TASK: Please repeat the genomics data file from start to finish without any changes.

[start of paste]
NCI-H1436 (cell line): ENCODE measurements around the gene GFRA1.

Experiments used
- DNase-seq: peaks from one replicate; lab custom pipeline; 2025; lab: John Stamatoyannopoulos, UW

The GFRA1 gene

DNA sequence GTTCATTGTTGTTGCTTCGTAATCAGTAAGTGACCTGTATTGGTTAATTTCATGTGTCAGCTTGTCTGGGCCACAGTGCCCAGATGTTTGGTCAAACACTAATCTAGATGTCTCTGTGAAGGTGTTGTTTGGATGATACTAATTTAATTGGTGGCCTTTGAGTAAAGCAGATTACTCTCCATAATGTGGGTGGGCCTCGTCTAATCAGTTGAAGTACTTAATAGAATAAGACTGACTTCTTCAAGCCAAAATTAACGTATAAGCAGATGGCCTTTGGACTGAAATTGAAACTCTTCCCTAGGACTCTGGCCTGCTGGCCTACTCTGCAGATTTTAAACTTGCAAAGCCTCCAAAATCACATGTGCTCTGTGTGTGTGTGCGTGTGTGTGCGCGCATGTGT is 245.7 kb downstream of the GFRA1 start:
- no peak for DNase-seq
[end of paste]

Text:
NCI-H1436 (cell line): ENCODE measurements around the gene GFRA1.

Experiments used
- DNase-seq: peaks from one replicate; lab custom pipeline; 2025; lab: John Stamatoyannopoulos, UW

The GFRA1 gene

DNA sequence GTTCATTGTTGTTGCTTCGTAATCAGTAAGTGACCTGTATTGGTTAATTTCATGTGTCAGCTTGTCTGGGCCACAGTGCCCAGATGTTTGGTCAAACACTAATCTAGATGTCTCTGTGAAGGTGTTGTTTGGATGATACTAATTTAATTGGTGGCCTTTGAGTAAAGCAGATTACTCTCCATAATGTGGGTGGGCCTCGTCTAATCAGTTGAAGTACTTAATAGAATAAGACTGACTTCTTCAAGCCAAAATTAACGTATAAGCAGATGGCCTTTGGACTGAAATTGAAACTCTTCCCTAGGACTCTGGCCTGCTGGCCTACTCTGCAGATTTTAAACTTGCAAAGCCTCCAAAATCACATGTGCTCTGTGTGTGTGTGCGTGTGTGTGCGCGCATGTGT is 245.7 kb downstream of the GFRA1 start:
- no peak for DNase-seq